Angel investors have become more like Venture Capitalists over the years and their deals have also become more sophisticated, meaning that the PPM is usually no longer necessary. Angels are all accredited investors, so the bar for requiring a protective document has been raised. VCs will NEVER require a PPM, and today most angel groups won’t either. Most of the top law firms in our area coach companies NOT to bother with a PPM (even though the attorneys stand to make a lot of money from writing them). Because PPMs are not required when selling securities to accredited investors, the cost of preparing them can be a turn-off for investors who want to see that the use of funds is going to be monitored very closely. PPMs can cost anywhere from $5,000 to $50,000 and up. Angels would usually rather see that spent on getting the product done and out in front of customers.
What takes the place of the PPM?
Instead of a PPM investors typically negotiate a deal with a term sheet similar to what a VC would use, but somewhat abbreviated. A term sheet is typically 3-5 pages at the most and includes the major terms of the deal.
Negotiation is often among many people in a syndicate so having a light weight document that can be easily changed as negotiations proceed makes sense. Because everyone in on the deal will invest at the same terms, this is an important consideration. You don’t want to be locked in by whatever your first investors agreed to – the final deal is often changed as more and bigger investors come in.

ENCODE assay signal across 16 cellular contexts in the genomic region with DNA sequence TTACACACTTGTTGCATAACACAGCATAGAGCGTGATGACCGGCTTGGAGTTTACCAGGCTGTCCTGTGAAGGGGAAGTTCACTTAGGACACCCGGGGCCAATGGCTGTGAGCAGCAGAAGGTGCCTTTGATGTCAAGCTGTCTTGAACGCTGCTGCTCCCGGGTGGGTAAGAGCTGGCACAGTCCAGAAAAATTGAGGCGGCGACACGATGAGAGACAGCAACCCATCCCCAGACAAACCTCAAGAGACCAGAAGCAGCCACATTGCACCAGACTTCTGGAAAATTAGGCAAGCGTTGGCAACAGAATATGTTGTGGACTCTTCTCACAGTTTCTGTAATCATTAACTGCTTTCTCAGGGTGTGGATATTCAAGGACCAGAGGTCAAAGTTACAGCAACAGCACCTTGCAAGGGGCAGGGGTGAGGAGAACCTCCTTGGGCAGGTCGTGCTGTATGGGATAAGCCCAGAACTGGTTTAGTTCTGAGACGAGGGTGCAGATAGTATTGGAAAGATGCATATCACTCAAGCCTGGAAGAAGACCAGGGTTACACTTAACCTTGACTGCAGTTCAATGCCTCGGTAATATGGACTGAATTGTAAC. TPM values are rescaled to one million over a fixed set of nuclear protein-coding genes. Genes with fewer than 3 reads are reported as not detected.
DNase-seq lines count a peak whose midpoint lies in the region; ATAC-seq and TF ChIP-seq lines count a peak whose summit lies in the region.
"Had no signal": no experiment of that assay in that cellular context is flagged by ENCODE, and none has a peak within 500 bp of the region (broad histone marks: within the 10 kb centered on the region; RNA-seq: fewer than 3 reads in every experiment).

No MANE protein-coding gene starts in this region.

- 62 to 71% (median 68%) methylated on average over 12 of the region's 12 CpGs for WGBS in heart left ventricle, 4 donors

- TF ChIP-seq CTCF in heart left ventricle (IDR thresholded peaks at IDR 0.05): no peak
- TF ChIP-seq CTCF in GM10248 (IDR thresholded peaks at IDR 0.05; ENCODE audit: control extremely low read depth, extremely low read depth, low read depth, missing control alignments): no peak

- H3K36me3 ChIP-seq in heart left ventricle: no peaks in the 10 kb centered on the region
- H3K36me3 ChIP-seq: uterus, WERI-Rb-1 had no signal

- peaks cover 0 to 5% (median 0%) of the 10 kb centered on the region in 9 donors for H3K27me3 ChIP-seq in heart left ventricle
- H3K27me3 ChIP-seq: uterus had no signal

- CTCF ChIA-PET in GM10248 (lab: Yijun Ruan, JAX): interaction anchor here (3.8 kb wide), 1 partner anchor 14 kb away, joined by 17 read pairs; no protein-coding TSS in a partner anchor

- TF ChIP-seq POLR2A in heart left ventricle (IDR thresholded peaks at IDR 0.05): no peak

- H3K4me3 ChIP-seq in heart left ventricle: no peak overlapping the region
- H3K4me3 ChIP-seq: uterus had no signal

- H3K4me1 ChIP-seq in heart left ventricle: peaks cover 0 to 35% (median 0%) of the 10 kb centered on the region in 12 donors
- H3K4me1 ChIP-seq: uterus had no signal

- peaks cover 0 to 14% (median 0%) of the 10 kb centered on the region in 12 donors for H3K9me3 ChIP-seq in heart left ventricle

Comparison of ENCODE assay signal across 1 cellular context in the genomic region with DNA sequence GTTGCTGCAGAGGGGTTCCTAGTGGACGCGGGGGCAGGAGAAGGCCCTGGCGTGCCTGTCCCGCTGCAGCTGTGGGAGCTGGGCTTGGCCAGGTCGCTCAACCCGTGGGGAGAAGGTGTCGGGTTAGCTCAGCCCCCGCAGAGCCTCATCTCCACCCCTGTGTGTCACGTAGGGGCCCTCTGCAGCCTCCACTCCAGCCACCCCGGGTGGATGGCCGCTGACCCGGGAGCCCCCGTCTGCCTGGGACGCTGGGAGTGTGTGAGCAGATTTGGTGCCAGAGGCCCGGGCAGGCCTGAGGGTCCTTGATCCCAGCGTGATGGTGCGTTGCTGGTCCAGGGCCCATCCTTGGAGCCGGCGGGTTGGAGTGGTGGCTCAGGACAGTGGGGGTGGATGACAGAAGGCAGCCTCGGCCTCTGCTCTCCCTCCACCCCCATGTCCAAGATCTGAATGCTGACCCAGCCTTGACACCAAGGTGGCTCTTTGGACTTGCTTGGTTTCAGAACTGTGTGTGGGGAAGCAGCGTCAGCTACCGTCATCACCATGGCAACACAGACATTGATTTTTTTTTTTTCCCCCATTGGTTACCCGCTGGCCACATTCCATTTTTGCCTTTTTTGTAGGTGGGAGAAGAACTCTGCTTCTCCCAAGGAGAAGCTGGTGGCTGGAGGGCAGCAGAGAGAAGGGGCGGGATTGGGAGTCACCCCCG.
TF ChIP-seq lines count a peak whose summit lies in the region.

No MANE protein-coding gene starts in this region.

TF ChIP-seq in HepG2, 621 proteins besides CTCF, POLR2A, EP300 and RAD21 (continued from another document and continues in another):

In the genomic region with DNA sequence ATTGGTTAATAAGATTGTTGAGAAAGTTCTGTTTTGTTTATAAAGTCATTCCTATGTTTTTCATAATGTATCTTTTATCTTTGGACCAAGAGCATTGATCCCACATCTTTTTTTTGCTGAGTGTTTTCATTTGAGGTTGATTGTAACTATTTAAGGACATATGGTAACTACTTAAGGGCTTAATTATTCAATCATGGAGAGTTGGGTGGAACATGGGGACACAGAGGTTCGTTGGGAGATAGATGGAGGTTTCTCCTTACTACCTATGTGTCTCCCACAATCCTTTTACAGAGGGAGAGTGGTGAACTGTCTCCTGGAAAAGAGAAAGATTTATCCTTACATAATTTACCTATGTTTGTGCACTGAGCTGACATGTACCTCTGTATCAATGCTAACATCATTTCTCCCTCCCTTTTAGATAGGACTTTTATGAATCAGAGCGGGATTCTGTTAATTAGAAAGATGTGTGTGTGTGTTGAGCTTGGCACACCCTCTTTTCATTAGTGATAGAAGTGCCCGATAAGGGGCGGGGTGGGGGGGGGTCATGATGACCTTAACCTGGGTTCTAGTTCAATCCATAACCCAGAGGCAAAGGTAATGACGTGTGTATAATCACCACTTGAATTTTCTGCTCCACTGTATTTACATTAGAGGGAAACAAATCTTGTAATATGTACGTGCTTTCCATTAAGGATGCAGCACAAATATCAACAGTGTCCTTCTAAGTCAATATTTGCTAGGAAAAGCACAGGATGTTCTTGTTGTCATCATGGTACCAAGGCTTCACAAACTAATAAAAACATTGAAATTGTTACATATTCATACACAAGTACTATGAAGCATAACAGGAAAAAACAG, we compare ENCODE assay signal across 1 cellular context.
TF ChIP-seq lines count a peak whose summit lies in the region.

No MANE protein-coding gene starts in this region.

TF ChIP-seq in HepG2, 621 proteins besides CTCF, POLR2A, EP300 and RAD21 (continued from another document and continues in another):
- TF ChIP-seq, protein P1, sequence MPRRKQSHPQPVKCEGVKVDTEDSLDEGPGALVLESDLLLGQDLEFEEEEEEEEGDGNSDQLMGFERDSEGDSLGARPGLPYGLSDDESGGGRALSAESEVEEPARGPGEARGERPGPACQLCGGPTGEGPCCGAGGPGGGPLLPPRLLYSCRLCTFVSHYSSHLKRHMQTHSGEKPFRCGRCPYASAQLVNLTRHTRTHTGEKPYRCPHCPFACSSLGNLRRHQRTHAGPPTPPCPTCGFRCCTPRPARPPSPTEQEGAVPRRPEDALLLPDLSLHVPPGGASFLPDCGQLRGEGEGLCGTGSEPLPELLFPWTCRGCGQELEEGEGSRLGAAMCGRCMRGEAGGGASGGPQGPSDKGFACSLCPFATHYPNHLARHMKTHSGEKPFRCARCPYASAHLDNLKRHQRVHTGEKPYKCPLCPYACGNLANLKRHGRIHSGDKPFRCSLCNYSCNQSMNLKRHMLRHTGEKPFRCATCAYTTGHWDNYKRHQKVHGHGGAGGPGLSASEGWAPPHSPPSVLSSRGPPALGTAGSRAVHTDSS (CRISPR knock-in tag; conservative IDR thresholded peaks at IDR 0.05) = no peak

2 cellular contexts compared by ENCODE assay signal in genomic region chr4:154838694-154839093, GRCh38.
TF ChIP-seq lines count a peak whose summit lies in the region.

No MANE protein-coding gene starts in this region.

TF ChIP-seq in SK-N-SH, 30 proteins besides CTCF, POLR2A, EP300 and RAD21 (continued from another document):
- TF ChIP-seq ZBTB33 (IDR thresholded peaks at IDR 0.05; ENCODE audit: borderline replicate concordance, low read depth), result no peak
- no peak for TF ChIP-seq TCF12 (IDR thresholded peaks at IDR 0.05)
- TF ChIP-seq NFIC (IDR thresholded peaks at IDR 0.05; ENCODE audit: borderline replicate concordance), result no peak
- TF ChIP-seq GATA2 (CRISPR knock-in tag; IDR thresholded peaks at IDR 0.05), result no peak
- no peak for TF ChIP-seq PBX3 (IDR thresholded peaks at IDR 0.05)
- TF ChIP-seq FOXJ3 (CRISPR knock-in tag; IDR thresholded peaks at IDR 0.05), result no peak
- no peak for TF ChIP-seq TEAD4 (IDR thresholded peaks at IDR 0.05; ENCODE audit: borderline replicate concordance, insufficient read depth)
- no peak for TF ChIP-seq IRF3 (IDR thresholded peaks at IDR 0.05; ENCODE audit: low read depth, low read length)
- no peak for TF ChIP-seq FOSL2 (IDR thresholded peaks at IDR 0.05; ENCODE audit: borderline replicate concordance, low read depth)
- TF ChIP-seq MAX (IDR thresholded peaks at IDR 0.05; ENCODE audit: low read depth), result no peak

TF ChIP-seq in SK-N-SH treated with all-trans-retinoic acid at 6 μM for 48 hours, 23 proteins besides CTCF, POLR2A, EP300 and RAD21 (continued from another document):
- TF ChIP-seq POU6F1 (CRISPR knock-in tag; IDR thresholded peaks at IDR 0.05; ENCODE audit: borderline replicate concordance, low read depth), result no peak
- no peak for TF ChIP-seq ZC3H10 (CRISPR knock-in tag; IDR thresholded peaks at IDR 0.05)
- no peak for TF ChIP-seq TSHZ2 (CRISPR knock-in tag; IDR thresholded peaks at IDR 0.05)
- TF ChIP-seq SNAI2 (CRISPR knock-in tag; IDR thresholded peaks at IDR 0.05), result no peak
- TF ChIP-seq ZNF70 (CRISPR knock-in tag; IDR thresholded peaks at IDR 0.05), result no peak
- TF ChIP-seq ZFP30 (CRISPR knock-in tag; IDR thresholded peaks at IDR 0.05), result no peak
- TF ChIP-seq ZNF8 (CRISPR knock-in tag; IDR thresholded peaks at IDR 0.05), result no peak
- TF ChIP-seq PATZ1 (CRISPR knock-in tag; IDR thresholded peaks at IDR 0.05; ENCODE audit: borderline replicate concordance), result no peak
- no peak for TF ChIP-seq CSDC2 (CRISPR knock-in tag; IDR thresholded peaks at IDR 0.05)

When looking to VCs for investment, the VC will be the one to supply the term sheet. Wise entrepreneurs will create their own term sheets to bring to angels, since many angels don’t have the legal background time, or desire to spend legal funds in creating one.
Once the deal is fully negotiated, the term sheet goes back to the attorneys who use it to craft a subscription agreement or stock purchase agreement for the deal that has all the detailed legal requirements. There are usually other documents included in the deal as well including a board resolution to offer new stock, investor’s rights document, etc.
The risks portion of the PPM goes away and is dealt with by having investors conduct their own due diligence and determine the real risks that they consider to be most important.
The business plan is still something investors will want to see –it won’t be a legal document, but rather it may be a collection of plans for marketing, product development, staffing, finance, etc. Investors will consider these documents as part of their due diligence.
The capitalization table is also something that investors will want to see as a part of their due diligence. They can learn a lot by understanding who else is in on the deal and what percentages of stock is owned by whom.
In the end, investors get everything they need without having the founders spend a ton of their scarce capital resources. Deals get done in a relatively efficient and effective manner without a PPM. At the end of the day if a deal goes bad, having a PPM doesn’t help anyone since there’s no reason to sue a company that has already breathed its last gasp. Hopefully smart investors doing good due diligence will limit the amount of times that happens!